It's a good ruling

Either your GM didn't know the RAW ruling at the time, in which case he came up with a ruling off the bat that he thought would be balanced, coherent and believable, or he did know the RAW answer and chose to ignore it, as I would have.

The problem I have with the RAW ruling is that it clashes with my view of the scene. A strong NPC is holding onto a PC, someone pulls with a Water Whip and suddenly the PC is moved without any consideration given to the NPC's muscles ? That feels off to me, it breaks my verisimilitude. So I rule otherwise.

And that's the very role of the GM. If the point was to apply rules all the time, a computer could do it. You need a human at the wheel because only a human brain can create a fair, consistent and believable world. Otherwise you end up with ridiculous situations like in @Lino Frank Ciaralli's answer, where players tie themselves to NPCs or to their weapons in case someone tried it on them.

As for the ruling itself, it's a good one. The NPC is trying to prevent the PC from pulling the ally, so a Strength contest happens, and since the Water Whip spell already gives a DC, why not use it instead of the PC's Strength ?

  • \$\begingroup\$ Tying pieces of equipment to you isn't ridiculous. That's why my rifle when I'm in battle dress has a combat sling. So I can't drop it in combat when I want to free up my hands instantly. All I have to do is let go and it dangles ready to be picked up against instantly against my hip. That's real life, and you think a sword tether is ridiculous? \$\endgroup\$ Oct 14, 2019 at 14:44
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    \$\begingroup\$ @LinoFrankCiaralli I don't have first-hand experience wielding swords but it seems a bad idea to me to keep one attached to me. Seems like a great way to cut yourself or get a broken wrist. A sword isn't a rifle. \$\endgroup\$ Oct 14, 2019 at 15:00
  • \$\begingroup\$ @LinoFrankCiaralli Sword knots were used with cavalry sabers to prevent the loss of the sword. They were wrapped around the wrist. Significantly different attachment point and complications than a rife sling as swords get swung around. \$\endgroup\$
    – GcL
    Oct 14, 2019 at 15:16
  • \$\begingroup\$ @PierreCathé - If you don't have firsthand experience, why would your opinion be relevant? Please understand I don't mean that aggressively. For example, I don't know anything about farming, so I'm not about to jump onto the agricultural stack and start lending my unqualified and inexperienced opinion on something. The point I'm making is that depending on the type of blade and fighting style, a tethered blade can be preferable. And if we want to get pedantic, there's an entire fighting style revolving around a blade on the end of a chain. So, no, not ridiculous in the least. Also, nunchucks. \$\endgroup\$ Oct 14, 2019 at 20:20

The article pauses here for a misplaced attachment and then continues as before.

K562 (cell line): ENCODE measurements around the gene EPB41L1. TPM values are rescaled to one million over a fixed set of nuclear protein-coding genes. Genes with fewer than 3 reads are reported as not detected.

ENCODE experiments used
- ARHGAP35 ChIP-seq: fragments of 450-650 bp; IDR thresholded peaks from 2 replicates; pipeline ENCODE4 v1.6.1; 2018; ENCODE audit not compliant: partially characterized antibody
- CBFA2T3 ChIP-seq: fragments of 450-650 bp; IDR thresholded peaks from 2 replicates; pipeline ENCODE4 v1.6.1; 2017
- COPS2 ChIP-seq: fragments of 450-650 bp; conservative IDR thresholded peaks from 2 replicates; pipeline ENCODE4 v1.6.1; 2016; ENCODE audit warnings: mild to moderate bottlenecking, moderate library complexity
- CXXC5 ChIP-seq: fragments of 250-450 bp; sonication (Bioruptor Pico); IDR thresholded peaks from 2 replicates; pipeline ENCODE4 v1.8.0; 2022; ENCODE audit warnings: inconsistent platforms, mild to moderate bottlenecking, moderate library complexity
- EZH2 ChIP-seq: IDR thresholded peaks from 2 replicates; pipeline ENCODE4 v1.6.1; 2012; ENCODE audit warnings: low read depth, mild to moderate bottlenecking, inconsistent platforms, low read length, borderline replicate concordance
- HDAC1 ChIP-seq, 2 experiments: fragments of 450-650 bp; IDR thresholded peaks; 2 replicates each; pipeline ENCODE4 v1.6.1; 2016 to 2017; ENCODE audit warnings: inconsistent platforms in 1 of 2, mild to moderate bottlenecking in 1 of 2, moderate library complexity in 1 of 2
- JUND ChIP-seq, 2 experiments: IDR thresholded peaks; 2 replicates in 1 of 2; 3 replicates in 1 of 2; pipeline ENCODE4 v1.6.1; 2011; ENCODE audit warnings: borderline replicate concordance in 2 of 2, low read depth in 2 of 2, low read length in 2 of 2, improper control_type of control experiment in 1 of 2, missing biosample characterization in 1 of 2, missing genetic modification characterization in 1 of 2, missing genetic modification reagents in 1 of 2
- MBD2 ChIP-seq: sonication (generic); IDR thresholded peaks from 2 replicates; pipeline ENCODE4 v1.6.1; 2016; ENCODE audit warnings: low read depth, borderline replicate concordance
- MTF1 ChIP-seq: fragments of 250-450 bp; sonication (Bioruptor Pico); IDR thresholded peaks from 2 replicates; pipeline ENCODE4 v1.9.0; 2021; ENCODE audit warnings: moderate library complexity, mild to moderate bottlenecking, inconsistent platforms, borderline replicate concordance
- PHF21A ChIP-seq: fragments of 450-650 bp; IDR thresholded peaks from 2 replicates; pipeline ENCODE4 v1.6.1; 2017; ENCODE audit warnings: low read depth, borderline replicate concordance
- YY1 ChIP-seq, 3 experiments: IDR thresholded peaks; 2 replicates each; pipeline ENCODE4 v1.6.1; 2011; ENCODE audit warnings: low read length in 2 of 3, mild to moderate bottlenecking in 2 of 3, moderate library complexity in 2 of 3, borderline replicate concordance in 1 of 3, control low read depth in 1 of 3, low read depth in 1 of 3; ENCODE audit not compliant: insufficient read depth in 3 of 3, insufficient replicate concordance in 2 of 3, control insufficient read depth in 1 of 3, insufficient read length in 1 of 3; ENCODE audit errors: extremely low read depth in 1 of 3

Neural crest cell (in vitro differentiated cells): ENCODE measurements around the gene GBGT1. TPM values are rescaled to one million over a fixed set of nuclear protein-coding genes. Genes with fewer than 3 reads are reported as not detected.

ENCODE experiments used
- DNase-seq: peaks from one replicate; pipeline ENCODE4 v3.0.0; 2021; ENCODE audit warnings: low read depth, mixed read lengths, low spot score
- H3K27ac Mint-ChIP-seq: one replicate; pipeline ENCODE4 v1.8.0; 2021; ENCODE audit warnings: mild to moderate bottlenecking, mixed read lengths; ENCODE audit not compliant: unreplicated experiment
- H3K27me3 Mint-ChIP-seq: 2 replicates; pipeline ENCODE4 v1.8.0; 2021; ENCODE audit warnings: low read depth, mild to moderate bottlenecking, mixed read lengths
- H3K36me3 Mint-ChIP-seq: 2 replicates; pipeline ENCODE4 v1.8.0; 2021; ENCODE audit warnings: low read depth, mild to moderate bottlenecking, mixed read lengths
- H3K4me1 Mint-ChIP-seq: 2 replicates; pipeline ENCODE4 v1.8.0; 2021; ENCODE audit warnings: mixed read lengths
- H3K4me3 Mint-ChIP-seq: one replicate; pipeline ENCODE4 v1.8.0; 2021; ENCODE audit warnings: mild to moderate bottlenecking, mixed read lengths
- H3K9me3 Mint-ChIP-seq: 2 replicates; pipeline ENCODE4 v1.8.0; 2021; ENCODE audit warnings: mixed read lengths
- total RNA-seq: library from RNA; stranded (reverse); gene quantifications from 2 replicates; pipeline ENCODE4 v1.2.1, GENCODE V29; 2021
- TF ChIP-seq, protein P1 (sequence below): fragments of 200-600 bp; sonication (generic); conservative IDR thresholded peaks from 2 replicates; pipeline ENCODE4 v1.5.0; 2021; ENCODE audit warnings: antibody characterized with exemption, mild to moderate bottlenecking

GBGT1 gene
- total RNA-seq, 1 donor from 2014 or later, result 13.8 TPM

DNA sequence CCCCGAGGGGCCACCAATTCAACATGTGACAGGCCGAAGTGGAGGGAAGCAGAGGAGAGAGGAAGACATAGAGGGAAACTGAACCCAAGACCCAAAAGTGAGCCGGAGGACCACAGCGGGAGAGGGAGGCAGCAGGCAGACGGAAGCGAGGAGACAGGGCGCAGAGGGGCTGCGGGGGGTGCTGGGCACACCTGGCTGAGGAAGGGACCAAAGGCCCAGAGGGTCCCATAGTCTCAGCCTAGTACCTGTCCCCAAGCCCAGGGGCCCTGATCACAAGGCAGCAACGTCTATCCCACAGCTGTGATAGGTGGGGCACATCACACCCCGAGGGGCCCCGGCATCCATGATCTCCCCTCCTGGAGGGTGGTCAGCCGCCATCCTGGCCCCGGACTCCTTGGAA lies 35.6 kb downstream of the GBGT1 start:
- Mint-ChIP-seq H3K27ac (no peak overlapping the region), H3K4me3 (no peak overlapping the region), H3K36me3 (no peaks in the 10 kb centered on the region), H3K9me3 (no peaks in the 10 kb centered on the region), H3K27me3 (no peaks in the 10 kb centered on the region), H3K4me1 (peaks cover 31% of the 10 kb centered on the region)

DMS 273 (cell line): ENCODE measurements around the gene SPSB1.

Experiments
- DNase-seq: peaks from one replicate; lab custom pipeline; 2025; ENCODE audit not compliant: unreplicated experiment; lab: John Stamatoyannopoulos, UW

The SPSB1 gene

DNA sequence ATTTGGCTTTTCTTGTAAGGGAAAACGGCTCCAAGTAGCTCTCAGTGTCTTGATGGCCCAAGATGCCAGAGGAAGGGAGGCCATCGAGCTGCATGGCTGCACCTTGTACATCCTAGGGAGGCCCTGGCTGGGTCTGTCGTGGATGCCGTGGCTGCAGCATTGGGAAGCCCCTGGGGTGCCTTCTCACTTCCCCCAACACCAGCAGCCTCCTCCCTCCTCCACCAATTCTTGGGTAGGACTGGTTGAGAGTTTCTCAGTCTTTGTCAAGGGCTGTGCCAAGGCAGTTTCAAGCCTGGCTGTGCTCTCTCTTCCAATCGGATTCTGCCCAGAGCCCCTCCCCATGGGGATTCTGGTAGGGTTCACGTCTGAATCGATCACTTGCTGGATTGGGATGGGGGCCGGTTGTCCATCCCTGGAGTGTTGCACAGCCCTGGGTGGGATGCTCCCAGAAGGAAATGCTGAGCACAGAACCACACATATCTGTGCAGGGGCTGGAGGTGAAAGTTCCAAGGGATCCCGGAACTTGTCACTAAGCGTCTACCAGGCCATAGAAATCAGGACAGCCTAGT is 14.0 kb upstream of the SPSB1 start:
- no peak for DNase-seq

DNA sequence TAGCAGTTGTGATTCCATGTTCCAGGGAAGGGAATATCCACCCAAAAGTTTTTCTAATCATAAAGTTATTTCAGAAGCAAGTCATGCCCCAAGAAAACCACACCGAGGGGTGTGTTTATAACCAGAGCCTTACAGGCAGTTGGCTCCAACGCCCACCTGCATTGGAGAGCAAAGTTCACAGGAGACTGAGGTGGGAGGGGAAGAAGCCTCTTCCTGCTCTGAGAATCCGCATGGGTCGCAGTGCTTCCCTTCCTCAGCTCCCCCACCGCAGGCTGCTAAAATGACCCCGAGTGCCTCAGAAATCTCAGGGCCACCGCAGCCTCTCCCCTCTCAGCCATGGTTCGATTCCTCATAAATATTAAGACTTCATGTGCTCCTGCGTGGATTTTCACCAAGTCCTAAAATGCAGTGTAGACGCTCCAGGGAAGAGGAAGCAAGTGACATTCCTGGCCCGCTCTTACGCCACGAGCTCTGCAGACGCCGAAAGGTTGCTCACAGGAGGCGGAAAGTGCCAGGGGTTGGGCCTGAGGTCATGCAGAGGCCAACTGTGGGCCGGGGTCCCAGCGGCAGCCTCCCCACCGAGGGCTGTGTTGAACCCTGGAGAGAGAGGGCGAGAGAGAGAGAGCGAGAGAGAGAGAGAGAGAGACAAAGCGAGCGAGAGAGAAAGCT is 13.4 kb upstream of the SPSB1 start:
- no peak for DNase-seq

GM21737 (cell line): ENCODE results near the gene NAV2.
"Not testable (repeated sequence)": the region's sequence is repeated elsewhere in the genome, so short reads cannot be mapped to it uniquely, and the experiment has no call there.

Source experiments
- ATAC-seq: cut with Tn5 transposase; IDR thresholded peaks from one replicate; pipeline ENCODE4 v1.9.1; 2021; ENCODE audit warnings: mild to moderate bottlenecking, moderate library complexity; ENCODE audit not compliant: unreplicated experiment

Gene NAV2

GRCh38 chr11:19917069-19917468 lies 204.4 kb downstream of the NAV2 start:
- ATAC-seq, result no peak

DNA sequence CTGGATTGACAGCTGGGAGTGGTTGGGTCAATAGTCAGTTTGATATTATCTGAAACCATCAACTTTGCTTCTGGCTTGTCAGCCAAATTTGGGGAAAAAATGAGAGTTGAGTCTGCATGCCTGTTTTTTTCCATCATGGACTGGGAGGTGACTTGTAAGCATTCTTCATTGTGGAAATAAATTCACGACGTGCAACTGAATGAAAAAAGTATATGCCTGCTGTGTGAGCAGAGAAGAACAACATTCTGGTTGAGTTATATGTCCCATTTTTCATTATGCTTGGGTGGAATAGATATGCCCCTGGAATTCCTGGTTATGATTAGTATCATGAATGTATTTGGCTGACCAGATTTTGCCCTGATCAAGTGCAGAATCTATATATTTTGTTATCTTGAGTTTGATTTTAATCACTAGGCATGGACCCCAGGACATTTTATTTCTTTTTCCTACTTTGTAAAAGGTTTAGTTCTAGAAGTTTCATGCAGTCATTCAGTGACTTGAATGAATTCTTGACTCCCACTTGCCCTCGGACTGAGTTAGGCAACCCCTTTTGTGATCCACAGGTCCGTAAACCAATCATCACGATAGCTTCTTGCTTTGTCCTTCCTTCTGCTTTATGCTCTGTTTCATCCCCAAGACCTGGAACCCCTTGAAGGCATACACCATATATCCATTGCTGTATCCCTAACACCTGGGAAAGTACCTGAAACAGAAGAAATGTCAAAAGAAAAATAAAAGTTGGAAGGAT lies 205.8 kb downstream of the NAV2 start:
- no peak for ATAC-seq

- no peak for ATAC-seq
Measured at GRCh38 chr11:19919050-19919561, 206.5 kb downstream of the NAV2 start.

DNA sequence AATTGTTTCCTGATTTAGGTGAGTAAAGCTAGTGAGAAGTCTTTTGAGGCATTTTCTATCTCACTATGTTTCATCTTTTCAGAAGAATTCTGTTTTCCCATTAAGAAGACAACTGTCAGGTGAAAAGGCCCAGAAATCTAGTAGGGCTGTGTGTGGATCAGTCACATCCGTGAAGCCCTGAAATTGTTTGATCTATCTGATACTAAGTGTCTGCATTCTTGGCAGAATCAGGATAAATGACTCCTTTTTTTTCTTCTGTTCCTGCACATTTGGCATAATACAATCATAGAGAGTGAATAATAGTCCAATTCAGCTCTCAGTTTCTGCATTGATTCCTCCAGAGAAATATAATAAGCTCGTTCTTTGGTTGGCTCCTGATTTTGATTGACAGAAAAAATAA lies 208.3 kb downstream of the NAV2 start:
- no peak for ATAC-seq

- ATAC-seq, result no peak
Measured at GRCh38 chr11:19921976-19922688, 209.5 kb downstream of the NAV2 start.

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    \$\begingroup\$ @Yvihs No. My whole point is that a GM should use their brain first and the rules second. If you need a rule quote for that then you're missing the point. \$\endgroup\$ Oct 15, 2019 at 6:13

Is it reasonable to make Water Whip a tug of war, requiring a Strength saving throw against my characters' Ki Save DC, in situations where a target is being restrained?

The specific ruling is probably not RAW, but could be entirely reasonable IMO. There is good precedence in the case that a target is only grappled, then any forced movement should still take effect and break the grapple. The difference here of being restrained is an important distinction.

The restrained condition represents something more powerful than a typical grapple - e.g. it is a trait of creatures with specific anatomy such as tentacles, of moderately powerful magic, or of physical objects such as chains and manacles.

This is assuming that the restrained condition has been applied to your ally without any pre-conditions, not clear from your question. A common rider on grabby monsters is a phrase like "whilst grappled, the target is restrained". If that is the case, then it seems clear by RAW that anything that would normally break a grapple (including forced movement) would also break the restraint. In which case your attempt should have automatically succeeded.

Even without RAW support, I would not have a problem with the DM being generous and letting your attempt be automatic, because both you and the target have spent resources (Ki and hit points) to achieve the effect. As noted in the comments, it may also be reasonable due to the power of the Water Whip effect, to end up with other results, such as the enemy being pulled/knocked down if the supposed grip they have your ally in is that strong (e.g. imagine the two were somehow chained together physically).

Going with your DM's apparent rationale for now, the usual save DC against Water Whip is applied because the target is assumed to be resisting the effects of your attack. The game rule represents the situation concisely, giving a single roll for result. However, that rule is designed around the most common use of the spell - when you start improvising and using it to do cool stuff that the original author did not cover, the DM also has to start improvising. In your case, it is clear that the enemy holding your ally would resist the effect, and has better hold of the target than a typical grapple, is seems entirely reasonable for the DM to substitute their save for your ally's. The switch from dexterity to strength as a save choice is arguable, and depends on how the group visualises what is going on.